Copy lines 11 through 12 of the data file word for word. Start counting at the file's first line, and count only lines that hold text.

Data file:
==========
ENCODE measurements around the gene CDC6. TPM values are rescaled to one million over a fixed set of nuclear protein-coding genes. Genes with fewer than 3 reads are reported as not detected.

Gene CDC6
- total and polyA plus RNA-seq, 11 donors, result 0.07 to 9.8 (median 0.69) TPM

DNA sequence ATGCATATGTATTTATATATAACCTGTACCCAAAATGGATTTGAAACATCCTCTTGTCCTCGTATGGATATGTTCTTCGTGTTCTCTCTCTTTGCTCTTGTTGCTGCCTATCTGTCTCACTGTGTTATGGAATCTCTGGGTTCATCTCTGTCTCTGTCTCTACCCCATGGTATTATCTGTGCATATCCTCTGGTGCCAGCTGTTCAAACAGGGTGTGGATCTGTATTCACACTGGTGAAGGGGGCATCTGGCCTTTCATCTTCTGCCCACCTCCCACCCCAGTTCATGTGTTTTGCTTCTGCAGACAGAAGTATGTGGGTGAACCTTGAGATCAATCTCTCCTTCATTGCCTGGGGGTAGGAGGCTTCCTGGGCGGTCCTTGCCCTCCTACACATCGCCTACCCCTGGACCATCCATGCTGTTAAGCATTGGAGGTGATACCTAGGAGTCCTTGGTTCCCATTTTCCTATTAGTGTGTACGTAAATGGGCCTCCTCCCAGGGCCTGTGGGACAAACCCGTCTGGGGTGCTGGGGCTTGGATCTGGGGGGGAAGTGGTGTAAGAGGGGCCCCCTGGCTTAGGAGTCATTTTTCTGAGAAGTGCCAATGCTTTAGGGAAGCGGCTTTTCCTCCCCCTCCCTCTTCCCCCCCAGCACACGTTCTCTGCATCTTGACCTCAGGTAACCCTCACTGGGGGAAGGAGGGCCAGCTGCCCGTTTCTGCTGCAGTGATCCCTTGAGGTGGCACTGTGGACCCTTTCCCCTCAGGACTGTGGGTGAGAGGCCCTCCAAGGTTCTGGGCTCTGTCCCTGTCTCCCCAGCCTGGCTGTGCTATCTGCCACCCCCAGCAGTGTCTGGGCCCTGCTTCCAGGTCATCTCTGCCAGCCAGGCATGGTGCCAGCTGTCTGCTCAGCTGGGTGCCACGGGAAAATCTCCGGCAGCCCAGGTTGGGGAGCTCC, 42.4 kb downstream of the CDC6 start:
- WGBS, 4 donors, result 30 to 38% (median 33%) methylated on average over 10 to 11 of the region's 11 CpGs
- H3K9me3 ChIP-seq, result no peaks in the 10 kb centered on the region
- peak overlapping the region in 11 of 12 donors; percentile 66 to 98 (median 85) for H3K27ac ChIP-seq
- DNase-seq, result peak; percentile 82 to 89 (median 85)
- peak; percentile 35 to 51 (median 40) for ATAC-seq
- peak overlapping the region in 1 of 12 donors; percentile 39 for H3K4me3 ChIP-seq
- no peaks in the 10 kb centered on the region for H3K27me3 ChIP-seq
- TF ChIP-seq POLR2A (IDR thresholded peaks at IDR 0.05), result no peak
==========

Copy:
- no peaks in the 10 kb centered on the region for H3K27me3 ChIP-seq
- TF ChIP-seq POLR2A (IDR thresholded peaks at IDR 0.05), result no peak